VP Maduro says he met with Chávez for more than five hours
Vice-President Nicolás Maduro reported on the meeting of the government team with President Hugo Chávez. He explained that Chávez is aware that further action is required against speculation. Maduro said Chávez is using a cannula "for breathing"
From the Dr. Carlos Arvelo Military Hospital, south Caracas, Maduro said Chávez communicates in writing, and managed to hold a meeting with the government team for nearly five hours.
He stressed that Chávez continues to be strong, adding that the president is going through this serious phase in his illness "because he devoted himself to the cause" of working for the country.
Regarding the agenda of the meeting, Maduro said Chávez received a number of reports of the Bolivarian National Intelligence Service (Sebin). "We are closely watching over" the situations and rumors that have emerged in the country in the last hours.
He noted that Chávez has been monitoring the "economic war" designed by the enemies of Venezuela. "Regarding the speculative attacks on the currency and the hoarding of goods, additional moves will be made," he said.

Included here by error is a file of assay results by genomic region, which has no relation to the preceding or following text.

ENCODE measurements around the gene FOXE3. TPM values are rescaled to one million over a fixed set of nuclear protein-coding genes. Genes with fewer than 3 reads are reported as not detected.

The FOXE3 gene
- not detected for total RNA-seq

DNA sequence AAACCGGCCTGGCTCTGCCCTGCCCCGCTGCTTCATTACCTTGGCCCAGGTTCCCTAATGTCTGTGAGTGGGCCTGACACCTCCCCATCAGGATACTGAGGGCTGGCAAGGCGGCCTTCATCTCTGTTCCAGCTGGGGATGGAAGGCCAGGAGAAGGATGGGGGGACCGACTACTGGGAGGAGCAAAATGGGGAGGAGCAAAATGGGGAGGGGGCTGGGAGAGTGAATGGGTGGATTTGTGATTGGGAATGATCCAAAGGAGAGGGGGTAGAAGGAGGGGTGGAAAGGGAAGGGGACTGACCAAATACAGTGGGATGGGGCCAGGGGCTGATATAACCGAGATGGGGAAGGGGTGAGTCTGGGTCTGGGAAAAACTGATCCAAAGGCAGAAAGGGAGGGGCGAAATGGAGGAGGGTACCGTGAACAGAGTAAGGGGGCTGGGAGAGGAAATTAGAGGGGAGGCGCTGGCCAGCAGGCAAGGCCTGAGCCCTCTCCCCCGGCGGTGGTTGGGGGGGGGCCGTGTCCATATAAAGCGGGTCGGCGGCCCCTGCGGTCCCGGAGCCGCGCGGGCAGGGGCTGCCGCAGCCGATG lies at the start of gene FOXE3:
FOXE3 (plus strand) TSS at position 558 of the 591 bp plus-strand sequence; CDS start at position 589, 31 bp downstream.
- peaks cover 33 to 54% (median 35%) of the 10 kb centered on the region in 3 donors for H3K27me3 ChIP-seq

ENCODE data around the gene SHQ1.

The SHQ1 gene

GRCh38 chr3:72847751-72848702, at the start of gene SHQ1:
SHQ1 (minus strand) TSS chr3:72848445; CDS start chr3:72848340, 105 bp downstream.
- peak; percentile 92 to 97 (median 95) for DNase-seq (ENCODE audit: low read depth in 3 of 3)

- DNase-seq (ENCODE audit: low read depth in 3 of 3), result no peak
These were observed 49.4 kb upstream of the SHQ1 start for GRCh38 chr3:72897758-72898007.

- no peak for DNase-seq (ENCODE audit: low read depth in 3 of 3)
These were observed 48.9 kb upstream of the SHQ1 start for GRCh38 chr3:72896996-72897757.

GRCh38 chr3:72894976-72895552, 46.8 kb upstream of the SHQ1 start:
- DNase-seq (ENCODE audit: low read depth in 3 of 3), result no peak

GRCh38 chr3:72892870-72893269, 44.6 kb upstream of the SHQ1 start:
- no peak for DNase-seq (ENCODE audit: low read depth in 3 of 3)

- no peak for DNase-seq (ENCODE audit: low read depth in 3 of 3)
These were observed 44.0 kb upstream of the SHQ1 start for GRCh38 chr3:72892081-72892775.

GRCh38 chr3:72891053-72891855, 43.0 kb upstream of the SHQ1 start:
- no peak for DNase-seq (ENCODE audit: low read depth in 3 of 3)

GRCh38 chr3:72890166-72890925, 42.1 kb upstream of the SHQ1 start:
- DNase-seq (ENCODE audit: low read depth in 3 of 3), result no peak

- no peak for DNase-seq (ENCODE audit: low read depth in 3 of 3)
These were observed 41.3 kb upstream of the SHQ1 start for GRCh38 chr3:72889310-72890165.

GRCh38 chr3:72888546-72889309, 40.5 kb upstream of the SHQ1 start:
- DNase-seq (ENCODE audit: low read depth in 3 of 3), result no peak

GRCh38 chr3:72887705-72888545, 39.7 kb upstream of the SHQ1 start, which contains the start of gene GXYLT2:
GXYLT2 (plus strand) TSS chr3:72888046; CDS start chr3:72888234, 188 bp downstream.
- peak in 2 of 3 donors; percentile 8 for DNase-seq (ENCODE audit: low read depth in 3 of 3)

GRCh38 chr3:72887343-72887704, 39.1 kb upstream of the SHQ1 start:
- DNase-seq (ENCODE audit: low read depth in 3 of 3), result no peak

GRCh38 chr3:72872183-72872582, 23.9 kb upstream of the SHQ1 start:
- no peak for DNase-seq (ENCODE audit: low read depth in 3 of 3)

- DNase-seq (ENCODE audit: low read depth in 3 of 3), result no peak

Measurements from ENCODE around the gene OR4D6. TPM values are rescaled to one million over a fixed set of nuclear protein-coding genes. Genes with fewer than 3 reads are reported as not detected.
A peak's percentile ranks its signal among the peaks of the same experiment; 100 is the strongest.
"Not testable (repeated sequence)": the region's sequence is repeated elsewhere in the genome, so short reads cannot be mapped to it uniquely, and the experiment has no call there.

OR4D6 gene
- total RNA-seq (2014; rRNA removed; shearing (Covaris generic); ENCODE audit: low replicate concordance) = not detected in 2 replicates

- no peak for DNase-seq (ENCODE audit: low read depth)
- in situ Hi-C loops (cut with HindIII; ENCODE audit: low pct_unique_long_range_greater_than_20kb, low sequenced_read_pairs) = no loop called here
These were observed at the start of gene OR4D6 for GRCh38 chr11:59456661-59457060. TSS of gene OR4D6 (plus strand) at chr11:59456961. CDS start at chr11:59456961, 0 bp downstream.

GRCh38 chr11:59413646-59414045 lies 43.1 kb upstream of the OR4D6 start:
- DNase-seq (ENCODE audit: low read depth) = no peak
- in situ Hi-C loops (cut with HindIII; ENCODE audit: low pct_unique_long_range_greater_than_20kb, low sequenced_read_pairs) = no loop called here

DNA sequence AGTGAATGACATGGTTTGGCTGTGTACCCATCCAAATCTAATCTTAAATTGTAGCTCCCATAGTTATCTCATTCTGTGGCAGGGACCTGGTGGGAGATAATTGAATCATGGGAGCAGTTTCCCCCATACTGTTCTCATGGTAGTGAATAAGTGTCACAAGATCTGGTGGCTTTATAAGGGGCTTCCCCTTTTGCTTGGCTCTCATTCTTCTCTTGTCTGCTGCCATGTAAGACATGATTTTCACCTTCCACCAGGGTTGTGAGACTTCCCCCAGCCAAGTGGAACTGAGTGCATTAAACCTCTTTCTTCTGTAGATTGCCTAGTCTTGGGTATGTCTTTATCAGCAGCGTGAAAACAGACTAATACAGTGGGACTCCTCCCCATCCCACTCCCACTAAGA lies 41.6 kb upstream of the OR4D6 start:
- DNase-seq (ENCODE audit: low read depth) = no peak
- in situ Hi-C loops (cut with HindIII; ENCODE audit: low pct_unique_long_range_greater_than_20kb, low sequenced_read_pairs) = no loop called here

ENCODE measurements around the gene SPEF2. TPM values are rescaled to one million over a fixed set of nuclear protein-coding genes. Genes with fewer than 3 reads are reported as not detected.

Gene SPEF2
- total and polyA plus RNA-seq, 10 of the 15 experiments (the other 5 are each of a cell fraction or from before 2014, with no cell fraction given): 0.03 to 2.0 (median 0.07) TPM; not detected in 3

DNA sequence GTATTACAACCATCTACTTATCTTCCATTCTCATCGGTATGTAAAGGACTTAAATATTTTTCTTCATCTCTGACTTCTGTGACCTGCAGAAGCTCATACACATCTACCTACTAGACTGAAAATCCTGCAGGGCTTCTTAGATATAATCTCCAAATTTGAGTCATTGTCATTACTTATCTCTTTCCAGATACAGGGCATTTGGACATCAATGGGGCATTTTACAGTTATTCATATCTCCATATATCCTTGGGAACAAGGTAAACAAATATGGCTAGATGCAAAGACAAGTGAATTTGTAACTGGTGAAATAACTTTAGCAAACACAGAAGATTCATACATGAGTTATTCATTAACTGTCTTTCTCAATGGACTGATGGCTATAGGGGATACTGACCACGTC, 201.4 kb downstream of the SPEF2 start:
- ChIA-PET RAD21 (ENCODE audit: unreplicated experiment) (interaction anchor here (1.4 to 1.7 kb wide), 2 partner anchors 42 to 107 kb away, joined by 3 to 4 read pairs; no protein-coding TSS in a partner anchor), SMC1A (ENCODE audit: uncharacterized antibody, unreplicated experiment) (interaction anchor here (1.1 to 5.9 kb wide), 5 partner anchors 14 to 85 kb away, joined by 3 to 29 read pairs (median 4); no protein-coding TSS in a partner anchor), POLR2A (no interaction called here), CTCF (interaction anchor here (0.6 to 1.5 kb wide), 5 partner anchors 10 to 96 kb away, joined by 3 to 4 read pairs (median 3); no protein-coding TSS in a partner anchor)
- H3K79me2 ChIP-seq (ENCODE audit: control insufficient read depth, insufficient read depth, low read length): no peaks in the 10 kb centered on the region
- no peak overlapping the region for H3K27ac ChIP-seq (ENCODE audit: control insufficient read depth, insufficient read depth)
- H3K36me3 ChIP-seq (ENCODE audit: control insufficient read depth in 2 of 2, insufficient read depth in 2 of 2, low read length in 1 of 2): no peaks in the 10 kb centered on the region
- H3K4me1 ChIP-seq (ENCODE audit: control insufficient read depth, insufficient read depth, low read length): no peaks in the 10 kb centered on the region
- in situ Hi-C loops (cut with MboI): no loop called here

"Over the next few weeks" various economic decisions will be announced, in order to "preserve public investment," he explained.
Maduro said the government team and Chávez "met from afternoon until this hour -five hours in three working sessions."
Maduro told state-run television channel Venezolana de Televisión (VTV) that on Saturday they would provide additional information on the issues addressed in the meeting. Decisions will be made in the coming hours in various areas, he said.
Nicolas Maduro thanked the solidarity to the president. "It is a historical demonstration," he said.
Speaker of the National Assembly (AN) Diosdado Cabello, Minister of Communication and Information Ernesto Villegas, Minister of Science and Technology Jorge Arreaza and President of Petróleos de Venezuela (Pdvsa) Rafael Ramírez accompanied Maduro during his message.
At least 30 years had passed since his last visit to Caracas. He had little time to become an expert on moving about in such a complicated metropolis. Whether it was hopping on the subway, finding directions, playing waiting games at public agencies, eating whatever he could and sleeping wherever he could, Guerrero senior had been wandering the streets for 60 days, and thanks to "the boys" he found some sort of relief by way of helping hands.